When Wisconsin’s law allowing citizens to carry concealed weapons goes into effect, Shawn Winrich is likely to take advantage of it. But if he does, he’ll do it grudgingly.
Winrich, a 34-year-old Madison resident and a member of the gun rights group Wisconsin Carry, likes to carry his Glock 17. He’s done it openly for about a year, but he doesn’t like the idea of paying a permit fee to carry it concealed.
“The bill is somewhat reasonable,” says Winrich. “But it still doesn’t change the fact that it’s still a violation of the constitutional rights that are secured by the state Constitution, which says (you can carry firearms for) ‘any lawful purpose’ and the U.S. Constitution says ‘these rights shall not be infringed.’ But yet the state still thinks it can regulate and impose a tax on guns. And that’s just not right.”
The law is not ideal in the eyes of the National Rifle Association and other gun groups, either.
They wanted a so-called “constitutional carry” system that allows anyone who can legally own a firearm to carry it without a permit. After it gained some legislative support, Gov. Scott Walker sank such a proposal by saying he wouldn’t sign a bill that didn’t require permitting and training. So those mandates are in the bill that passed the state Senate last week and passed the Assembly on Tuesday.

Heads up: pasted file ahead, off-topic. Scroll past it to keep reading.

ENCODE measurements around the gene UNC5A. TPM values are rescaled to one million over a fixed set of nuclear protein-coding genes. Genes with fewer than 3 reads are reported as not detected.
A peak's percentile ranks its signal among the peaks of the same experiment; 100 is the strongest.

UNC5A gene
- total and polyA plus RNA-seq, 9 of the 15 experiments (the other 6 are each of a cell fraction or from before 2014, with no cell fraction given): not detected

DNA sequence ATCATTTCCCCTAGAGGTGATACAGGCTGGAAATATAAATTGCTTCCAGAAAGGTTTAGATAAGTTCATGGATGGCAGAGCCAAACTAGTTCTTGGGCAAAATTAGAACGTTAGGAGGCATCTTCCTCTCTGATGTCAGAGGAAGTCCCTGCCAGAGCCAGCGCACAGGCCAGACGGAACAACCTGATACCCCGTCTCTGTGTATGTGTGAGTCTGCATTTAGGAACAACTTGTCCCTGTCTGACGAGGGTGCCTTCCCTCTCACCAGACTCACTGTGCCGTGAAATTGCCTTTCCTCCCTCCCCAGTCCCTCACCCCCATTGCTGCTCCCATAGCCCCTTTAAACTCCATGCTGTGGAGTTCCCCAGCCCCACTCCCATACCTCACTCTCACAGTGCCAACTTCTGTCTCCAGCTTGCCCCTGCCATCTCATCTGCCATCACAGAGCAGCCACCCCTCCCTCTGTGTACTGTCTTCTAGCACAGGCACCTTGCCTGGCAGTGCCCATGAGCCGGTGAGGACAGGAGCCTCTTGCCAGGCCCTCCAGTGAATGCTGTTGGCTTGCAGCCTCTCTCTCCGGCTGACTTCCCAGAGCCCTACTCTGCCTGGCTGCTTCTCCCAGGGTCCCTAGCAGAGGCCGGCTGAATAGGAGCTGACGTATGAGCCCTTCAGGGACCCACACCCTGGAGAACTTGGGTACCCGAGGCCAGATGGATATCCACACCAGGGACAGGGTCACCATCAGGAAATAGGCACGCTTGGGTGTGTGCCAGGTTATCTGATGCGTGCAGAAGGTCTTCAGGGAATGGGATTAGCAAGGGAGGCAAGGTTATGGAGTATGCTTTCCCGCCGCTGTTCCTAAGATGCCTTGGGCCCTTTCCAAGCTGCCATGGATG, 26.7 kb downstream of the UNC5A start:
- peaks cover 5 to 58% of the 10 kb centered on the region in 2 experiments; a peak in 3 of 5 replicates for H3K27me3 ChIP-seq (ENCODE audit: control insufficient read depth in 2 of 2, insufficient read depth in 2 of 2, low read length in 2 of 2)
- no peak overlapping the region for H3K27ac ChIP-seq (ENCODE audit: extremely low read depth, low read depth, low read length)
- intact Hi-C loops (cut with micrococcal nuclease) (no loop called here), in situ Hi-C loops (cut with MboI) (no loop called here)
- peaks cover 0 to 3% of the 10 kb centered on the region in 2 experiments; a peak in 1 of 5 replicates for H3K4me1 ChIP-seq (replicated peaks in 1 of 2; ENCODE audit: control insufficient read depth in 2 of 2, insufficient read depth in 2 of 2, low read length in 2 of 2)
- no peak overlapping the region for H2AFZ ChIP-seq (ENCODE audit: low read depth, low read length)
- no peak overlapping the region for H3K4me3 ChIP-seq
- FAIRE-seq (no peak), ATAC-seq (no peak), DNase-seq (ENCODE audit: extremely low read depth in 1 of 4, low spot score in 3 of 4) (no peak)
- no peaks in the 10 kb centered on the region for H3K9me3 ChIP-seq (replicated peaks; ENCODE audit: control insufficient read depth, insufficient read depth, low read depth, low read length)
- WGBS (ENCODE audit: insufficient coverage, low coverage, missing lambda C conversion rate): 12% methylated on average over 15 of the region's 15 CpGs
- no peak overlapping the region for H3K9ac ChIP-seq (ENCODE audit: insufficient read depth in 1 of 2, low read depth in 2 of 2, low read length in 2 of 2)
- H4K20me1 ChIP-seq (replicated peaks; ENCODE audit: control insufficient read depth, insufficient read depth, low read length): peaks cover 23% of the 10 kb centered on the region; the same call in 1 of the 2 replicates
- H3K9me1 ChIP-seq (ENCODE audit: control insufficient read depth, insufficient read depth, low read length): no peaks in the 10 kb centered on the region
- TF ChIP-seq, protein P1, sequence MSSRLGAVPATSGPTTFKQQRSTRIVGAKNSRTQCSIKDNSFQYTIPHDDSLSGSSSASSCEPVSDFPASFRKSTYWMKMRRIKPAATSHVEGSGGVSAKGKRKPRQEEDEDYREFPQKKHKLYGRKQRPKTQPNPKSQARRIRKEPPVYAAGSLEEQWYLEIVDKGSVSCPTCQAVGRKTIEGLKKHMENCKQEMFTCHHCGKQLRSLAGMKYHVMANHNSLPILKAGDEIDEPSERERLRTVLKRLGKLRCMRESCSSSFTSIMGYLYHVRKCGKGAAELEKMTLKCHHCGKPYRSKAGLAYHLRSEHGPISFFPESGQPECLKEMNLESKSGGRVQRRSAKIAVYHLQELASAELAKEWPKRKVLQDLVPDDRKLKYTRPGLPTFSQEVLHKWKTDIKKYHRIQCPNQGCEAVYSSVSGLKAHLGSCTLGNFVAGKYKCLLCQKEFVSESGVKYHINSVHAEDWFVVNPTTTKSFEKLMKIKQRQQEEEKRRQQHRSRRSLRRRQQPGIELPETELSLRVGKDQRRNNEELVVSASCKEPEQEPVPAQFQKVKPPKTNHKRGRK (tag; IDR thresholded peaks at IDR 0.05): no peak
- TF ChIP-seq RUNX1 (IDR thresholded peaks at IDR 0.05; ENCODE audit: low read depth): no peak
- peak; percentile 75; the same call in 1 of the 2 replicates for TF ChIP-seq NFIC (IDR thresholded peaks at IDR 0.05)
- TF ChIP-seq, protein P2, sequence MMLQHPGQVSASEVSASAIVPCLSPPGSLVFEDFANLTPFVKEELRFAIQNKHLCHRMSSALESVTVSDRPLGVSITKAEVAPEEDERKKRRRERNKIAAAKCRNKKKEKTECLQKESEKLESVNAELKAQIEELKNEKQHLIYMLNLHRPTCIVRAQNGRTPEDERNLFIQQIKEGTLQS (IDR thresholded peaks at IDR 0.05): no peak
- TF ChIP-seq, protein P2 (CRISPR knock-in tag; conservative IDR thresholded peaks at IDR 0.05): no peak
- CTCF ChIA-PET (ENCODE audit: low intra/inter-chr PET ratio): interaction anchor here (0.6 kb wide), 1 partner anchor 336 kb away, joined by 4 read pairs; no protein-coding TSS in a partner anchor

But together with the state’s permissive open carry law, which allows people to carry firearms in plain sight, those getting a concealed carry permit will be able to have their handgun with them nearly everywhere they go, including in cars, on college campus grounds, in parks, near school grounds, and in public buildings that don’t post a no-gun policy.
“It’s what’s politically viable, and we’re definitely taking a big step forward,” says Darren LaSorte, one of four NRA lobbyists working in the state.
Once a proponent of training and permitting concealed carriers, the NRA is now on a mission to get rid of those mandates, putting the group more in line with groups like the Gun Owners of America and Wisconsin Gun Owners, which has in the past blasted the NRA for being too willing to compromise.
Eradicating the training and permitting mandates, LaSorte says, “will certainly be an aspiration of ours down the road.”